The Office of the Dead (The Roth Trilogy, #3)
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The Office of the Dead (Roth #3)

3.87 of 5 stars 3.87  ·  rating details  ·  198 ratings  ·  11 reviews
Janet Byfield has everything Wendy Appleyard lacks: she's beautiful; she has a handsome husband, a clergyman on the verge of promotion; and most of all she has an adorable little daughter, Rosie. So when Wendy's life falls apart, it's to her oldest friend, Janet, that she turns.

At first it seems to Wendy asa though nothing can touch the Byfields' perfect existence in 1950s...more
Paperback, 420 pages
Published 2000 by HarperCollins (first published August 11th 1999)
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This was a book that took some digesting as it was the last of a trilogy which goes backward in time. First book, the actions of a child abductor/murderer (female). In the second book, twenty years before the first, the events surrounding said murderer as a teenage girl; in the third, this one, the seminal events shaping the murderer, at age 4. I think Andrew Taylor is a fantastic writer and thinker -- he writes "mere" mysteries but they're wonderfully psychologically complex, and at the same ti...more
Kathleen Hagen
Office of the Dead, by Andrew Taylor. A. This is the last of the Roth Trilogy. Downloaded from
This is one of these series where the last book is written first, and you go back progressively to earlier generations or layers with each book. The only thing I dislike about this is that if you read the series with too much time in between the books, you can’t keep it in perspective. Now that I’ve read all three, and have Office of the Dead fresh in mind, I think I’ll reread The Judgment...more
he Office of the Dead is the third volume in Taylor’s Roth Trilogy, in which his readers come to understand how a little girl evolved into a serial killer. Wendy Appleyard leaves her husband after discovering his infidelity, and, not knowing where to turn, takes refuge with her friend Janet Byfield, now married to a handsome, up and coming C of E clergyman. The Byfields are pleased to welcome Wendy, who can assist Janet in the running of her household, which encompasses their daughter Rosie and...more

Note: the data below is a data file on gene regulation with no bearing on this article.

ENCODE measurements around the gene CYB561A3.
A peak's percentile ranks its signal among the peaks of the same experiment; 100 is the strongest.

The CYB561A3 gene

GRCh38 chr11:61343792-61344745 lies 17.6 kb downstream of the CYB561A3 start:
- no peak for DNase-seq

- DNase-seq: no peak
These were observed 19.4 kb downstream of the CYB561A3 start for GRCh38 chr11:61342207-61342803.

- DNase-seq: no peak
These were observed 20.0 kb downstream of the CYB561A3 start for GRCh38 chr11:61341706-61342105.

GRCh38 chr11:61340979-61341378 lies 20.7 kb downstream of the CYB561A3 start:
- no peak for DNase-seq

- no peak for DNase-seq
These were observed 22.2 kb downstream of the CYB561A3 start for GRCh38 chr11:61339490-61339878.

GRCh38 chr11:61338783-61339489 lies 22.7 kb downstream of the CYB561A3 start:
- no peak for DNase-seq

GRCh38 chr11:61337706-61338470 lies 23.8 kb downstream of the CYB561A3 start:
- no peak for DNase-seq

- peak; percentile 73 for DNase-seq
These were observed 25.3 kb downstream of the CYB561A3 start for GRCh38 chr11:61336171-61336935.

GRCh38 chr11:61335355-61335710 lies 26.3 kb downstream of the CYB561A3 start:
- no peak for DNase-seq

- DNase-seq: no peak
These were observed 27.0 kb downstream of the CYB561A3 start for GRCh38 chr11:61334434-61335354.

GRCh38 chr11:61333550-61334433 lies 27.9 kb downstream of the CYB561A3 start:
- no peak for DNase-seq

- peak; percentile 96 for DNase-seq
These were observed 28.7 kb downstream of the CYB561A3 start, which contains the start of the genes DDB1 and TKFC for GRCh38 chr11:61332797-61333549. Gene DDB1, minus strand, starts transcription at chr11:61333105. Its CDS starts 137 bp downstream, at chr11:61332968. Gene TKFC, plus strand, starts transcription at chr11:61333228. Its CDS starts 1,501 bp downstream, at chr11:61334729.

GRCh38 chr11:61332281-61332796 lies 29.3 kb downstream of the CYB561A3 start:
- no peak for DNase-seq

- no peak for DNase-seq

Sep 17, 2009 Tracy rated it 4 of 5 stars  ·  review of another edition
Recommends it for: Robert
I read this one "out of order" - meaning I read it after reading "The Four Last Things." I think that's okay, though. I saw the tie-ins to "TFLT" and can't wait to read "The Judgement of Others" to complete the circle. Rosie just creeped me out and I could feel her evil growing. Looking forward to reading about the middle years in the second installment...
Kirsty Darbyshire
The third volume of the Roth trilogy was also the best but that might have something to do with the build up to it. I'm really very impressed with this threesome. As a whole it's unlikely to get beaten as my 'best book of 2003' - it's published in one volume now so I think I can get away with that.
Jj Le
from start to finish this book was not as good. As the first three books. It was long and drawn out. It was really hard to even finish. But when I read the other two books it was great. And I enjoyed it a lot. But sorry Mr. Taylor just very hard to read.
May 21, 2011 Nancy rated it 3 of 5 stars
Recommended to Nancy by: series book
Not as good as the previous two books in the series, but still very readable. Maybe I was getting tired of the whole mystery angle. Some of the revelations were surprising, others mundane. The ending was a little disappointing.
Nina Chachu
I am not sure what I expected when I started reading this novel; more of a thriller/suspense novel perhaps? But I enjoyed it nonetheless, despite some slightly slower passages.
An eerie conclusion to the Roth trilogy. A good case made for either close reading of poetry, or just skipping it altogether.
Interesting, a book trilogy that starts at the end and ends at the begining of the story,
Ok way to kill time.
Jenn Ferris
Jenn Ferris marked it as to-read
Aug 28, 2014
Christina Browne
Christina Browne marked it as to-read
Jul 25, 2014
Crystal marked it as to-read
Jul 22, 2014
Vanessa marked it as to-read
Jul 13, 2014
Tera Baird
Tera Baird marked it as to-read
Jun 07, 2014
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Andrew Taylor (b. 1951) is a British author of mysteries. Born in East Anglia, he attended university at Cambridge before getting an MA in library sciences from University College London. His first novel, Caroline Miniscule (1982), a modern-day treasure hunt starring history student William Dougal, began an eight-book series and won Taylor wide critical acclaim. He has written several other thrill...more
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